On April 2, the Small Business Committee of the House of Representatives held a hearing examining the benefits and risks associated with Bitcoin for small businesses. Surprisingly given the forum, the panel of speakers did not include a single small business. Rather, the speakers were comprised primarily of researchers and academics such as Jerry Brito of the Mercatus Center and Mark Williams of Boston University.

Testimony focused mainly on the risks to small businesses posed by the high volatility and unpredictability of the price of Bitcoin. In particular, Mr. Brito stated his view that as Bitcoin became more widely used and traded, a derivatives market would develop which would result in the stabilization of the price of Bitcoin. However, L. Michael Couvillion of Plymouth State University pointed out that for many small businesses operating on small profit margins, even normal levels of volatility seen in the current Bitcoin markets could be devastating. Mr. Williams’ testimony was very similar to his testimony at the New York Department of Financial Services Bitcoin hearings held earlier this year, and he maintained that extreme volatility is inherent to Bitcoin and that this destroys its usefulness as a store of value or as a medium of exchange.

The sole Bitcoin industry representative was Adam White of Coinbase. Mr. White focused on the attractiveness to merchants of the finality and security of accepting payments in Bitcoin. He also noted that merchants do not need to take the risk of the volatility of bitcoin prices, because Coinbase allows merchants to instantly convert their bitcoin to dollars at the time of sale. However, Mr. Williams pointed out that the instant conversion feature offered by processors such as Coinbase and BitPay simply transfers risk from the merchant to the exchange, which are often thinly-capitalized venture-backed companies that may not be able to absorb such risk.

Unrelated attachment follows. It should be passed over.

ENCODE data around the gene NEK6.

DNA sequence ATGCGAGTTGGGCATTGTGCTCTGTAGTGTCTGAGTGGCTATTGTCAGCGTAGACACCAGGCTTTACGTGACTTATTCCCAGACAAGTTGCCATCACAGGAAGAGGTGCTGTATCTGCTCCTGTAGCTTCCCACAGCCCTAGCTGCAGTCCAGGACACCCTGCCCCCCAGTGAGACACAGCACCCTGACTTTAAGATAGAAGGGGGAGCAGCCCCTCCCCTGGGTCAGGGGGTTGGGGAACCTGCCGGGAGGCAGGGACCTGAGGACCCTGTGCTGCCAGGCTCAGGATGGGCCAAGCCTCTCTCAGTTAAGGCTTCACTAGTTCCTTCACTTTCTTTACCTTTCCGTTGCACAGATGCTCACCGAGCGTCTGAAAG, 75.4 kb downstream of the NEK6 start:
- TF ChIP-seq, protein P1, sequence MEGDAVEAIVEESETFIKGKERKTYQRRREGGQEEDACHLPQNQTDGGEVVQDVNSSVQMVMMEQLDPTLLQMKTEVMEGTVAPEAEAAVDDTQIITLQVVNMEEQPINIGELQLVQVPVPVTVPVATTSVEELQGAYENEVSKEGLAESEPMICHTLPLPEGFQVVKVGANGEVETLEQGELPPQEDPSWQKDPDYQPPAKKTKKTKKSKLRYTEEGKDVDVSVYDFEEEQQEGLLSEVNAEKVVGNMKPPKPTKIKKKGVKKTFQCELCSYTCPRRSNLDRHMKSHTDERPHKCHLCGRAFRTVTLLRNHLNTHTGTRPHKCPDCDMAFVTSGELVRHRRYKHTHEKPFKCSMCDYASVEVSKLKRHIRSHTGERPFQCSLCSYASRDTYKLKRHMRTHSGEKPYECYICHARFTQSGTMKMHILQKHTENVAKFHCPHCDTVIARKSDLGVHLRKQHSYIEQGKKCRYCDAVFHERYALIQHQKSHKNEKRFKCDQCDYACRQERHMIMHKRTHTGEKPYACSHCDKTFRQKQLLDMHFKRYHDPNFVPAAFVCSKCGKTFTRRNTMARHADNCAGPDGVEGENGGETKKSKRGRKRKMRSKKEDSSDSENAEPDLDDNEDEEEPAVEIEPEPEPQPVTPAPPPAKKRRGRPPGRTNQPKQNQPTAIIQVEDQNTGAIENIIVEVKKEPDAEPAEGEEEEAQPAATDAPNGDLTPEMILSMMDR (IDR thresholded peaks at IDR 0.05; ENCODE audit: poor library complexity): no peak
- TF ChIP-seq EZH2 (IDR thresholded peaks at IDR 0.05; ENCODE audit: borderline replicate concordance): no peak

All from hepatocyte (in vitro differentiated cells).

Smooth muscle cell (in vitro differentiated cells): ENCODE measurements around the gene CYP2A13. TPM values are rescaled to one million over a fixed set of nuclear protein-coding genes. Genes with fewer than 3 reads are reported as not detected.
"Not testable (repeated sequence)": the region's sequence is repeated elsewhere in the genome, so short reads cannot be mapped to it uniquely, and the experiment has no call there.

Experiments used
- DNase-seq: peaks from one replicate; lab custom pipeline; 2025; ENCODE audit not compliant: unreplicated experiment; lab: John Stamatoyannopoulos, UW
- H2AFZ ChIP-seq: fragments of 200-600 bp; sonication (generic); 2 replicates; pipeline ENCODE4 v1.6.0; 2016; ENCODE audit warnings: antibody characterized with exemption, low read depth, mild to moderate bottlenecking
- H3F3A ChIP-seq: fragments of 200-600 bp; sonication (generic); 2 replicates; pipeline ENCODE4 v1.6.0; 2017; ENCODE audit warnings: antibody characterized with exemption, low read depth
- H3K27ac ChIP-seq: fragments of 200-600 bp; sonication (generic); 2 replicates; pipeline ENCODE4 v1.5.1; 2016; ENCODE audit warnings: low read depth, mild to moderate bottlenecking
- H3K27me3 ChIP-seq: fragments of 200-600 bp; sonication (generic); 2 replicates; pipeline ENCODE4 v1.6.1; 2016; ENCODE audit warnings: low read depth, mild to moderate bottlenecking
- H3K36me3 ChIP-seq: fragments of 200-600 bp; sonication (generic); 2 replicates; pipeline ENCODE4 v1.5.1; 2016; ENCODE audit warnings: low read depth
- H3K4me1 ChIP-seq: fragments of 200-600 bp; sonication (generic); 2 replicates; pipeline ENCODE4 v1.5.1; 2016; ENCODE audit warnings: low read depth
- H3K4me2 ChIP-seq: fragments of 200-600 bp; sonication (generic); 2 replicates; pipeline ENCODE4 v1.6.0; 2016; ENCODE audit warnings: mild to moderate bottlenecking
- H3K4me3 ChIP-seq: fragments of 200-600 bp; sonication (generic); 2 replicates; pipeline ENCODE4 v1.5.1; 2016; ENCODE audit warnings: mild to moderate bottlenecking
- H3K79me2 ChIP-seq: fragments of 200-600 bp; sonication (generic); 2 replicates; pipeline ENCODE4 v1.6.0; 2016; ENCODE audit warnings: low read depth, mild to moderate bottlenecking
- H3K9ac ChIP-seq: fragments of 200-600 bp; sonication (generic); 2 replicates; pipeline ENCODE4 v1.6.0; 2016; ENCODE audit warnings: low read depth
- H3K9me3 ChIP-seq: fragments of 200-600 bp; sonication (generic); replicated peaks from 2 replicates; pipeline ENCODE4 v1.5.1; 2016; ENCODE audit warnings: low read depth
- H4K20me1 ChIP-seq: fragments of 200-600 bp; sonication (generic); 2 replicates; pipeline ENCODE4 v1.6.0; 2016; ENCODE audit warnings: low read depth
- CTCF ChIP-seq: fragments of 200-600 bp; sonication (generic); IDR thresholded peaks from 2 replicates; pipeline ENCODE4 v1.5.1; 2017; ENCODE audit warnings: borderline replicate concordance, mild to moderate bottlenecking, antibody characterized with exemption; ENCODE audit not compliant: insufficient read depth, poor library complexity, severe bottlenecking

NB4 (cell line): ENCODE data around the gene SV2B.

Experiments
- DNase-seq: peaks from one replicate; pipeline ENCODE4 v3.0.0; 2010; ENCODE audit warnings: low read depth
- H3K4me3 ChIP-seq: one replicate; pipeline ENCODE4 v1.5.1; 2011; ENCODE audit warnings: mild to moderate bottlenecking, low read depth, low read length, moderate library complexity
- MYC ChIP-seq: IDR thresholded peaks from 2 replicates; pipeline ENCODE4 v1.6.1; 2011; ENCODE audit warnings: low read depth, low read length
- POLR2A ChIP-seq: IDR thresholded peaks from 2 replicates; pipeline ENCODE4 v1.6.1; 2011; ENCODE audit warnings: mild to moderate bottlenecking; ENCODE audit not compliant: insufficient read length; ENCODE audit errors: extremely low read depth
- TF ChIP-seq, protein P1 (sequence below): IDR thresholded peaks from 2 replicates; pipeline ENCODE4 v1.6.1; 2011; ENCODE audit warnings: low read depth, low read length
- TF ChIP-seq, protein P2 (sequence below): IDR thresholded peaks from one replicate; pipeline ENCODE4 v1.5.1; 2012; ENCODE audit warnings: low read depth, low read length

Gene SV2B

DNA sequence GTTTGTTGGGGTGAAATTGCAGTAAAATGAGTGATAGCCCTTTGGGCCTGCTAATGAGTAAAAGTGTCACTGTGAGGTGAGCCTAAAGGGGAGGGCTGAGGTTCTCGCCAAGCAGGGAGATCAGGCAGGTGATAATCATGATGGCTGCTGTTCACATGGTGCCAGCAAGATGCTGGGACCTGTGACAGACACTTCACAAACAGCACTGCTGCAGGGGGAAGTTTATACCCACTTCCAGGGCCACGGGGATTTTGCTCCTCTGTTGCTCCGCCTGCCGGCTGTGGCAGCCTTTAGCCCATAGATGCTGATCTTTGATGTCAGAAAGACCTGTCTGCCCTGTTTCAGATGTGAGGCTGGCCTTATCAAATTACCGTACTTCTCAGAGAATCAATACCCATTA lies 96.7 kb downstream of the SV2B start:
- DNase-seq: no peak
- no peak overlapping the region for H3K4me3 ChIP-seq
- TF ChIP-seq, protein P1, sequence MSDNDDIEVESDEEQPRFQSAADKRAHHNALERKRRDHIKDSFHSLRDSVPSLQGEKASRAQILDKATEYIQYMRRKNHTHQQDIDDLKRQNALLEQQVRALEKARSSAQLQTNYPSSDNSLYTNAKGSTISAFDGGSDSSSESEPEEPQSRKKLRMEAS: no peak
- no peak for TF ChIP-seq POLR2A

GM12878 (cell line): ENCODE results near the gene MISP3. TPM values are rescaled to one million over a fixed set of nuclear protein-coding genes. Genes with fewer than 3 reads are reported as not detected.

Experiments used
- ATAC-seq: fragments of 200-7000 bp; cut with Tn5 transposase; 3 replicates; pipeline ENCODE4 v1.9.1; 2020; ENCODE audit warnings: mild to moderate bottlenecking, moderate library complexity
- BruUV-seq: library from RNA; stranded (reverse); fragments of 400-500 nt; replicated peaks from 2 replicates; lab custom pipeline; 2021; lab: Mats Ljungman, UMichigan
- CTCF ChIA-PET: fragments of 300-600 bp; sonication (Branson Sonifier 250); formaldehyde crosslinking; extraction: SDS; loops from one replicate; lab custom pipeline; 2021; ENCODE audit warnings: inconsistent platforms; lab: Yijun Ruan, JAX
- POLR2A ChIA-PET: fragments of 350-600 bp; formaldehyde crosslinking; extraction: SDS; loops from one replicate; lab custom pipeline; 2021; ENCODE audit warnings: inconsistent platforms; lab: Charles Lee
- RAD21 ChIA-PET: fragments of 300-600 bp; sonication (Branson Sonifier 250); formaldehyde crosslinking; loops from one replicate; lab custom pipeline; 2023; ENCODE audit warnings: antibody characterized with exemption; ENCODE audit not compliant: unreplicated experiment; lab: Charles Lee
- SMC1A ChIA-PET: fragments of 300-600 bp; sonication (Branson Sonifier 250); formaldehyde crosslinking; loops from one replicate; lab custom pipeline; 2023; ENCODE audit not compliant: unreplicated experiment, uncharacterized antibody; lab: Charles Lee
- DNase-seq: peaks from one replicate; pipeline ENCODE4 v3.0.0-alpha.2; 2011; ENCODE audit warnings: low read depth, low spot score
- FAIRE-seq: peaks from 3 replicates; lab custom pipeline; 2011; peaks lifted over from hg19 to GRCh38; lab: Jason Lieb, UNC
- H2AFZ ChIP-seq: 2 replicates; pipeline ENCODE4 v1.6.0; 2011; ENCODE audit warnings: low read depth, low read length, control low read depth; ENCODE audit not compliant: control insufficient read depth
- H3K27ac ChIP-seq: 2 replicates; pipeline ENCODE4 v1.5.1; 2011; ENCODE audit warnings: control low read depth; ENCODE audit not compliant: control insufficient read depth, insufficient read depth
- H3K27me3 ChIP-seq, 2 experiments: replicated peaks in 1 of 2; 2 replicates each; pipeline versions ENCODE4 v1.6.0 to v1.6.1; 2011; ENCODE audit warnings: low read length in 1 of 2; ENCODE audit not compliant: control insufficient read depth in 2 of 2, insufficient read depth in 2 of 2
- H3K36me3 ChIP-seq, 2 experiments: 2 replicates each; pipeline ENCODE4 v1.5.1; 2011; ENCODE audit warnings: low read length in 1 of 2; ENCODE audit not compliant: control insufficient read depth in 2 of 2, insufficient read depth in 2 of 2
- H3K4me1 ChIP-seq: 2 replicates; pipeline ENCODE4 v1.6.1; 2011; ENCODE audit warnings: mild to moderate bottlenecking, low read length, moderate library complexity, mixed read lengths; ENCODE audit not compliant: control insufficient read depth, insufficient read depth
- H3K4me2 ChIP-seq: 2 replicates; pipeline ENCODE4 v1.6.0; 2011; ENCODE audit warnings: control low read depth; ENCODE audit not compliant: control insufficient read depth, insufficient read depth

The questions from the committee focused heavily on the general risks posed by Bitcoin, including its lack of regulation and use in illicit activities. However, the committee members seemed particularly interested in the tax treatment of Bitcoin, asking numerous questions regarding the recent IRS Bitcoin notice and its implications for small businesses, and even surveying the panel members’ opinions on whether the IRS “got it right.” While one committee member asked “why does Congress care” about Bitcoin acceptance by small businesses, given the estimate by the panel that these account for less than 1% of the total merchant payments in the United States, other committee members seemed intrigued by the concept of Bitcoin and the direction that so-called “Bitcoin 2.0” ventures would take. A video of the hearing can be found here.